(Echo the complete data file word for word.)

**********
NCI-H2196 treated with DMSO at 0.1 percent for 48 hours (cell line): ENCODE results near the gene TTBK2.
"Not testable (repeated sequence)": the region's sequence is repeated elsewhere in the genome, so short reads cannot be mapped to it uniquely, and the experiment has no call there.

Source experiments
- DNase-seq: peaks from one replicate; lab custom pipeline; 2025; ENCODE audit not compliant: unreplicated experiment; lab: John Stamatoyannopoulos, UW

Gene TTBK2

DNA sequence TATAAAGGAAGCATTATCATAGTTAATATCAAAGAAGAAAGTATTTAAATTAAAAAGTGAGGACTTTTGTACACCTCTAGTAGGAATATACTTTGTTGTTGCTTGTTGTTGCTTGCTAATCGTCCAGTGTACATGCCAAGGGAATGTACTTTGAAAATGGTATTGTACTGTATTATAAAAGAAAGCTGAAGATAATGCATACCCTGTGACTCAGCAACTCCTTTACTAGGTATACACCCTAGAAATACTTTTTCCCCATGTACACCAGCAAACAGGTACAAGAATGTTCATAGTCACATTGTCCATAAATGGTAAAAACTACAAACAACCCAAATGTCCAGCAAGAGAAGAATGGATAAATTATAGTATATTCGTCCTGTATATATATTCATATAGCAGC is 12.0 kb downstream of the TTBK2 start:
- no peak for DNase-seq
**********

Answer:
NCI-H2196 treated with DMSO at 0.1 percent for 48 hours (cell line): ENCODE results near the gene TTBK2.
"Not testable (repeated sequence)": the region's sequence is repeated elsewhere in the genome, so short reads cannot be mapped to it uniquely, and the experiment has no call there.

Source experiments
- DNase-seq: peaks from one replicate; lab custom pipeline; 2025; ENCODE audit not compliant: unreplicated experiment; lab: John Stamatoyannopoulos, UW

Gene TTBK2

DNA sequence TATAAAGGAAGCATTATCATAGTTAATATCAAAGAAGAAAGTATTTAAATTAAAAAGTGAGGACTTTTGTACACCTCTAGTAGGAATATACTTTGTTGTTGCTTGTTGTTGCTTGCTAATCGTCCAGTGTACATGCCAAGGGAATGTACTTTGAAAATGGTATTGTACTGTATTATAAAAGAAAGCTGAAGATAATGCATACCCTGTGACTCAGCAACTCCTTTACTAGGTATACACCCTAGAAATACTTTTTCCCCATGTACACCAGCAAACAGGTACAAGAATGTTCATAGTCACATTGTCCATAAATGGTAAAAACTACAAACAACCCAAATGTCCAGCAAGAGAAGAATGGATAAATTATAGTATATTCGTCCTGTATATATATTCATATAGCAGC is 12.0 kb downstream of the TTBK2 start:
- no peak for DNase-seq